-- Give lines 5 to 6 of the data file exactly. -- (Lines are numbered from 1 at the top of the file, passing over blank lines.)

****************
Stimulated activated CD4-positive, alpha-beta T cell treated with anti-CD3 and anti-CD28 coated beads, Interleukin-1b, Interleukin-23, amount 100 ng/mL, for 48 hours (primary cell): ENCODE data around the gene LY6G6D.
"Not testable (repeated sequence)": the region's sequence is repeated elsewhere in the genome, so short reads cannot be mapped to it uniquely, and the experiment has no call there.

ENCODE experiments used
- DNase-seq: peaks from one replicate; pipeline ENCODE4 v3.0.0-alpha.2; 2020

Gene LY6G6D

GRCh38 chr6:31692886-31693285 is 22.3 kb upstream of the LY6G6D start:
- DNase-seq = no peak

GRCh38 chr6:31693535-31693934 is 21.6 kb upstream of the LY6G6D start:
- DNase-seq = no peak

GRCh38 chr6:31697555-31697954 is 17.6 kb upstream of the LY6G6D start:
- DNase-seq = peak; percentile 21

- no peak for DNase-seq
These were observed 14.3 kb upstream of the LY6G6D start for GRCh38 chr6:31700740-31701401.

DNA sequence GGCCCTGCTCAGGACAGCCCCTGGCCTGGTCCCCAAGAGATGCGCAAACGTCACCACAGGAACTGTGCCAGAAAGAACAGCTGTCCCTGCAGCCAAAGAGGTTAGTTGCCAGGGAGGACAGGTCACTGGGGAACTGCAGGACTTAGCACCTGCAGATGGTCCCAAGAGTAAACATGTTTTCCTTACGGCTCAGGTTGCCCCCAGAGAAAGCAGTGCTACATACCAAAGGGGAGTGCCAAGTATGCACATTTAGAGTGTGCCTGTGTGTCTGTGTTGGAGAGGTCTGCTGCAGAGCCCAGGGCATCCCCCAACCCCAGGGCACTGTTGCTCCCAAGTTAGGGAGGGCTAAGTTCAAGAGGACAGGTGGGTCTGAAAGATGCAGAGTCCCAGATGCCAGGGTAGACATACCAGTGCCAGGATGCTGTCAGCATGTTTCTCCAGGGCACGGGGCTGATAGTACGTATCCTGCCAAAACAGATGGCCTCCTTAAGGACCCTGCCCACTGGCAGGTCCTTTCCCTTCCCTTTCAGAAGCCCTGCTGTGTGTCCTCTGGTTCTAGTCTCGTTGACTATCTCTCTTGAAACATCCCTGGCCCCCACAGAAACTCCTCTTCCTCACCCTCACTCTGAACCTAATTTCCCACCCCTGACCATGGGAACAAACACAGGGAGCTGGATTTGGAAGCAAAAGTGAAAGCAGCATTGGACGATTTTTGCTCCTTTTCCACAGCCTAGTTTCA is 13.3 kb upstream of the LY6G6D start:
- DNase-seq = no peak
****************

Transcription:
Gene LY6G6D

GRCh38 chr6:31692886-31693285 is 22.3 kb upstream of the LY6G6D start: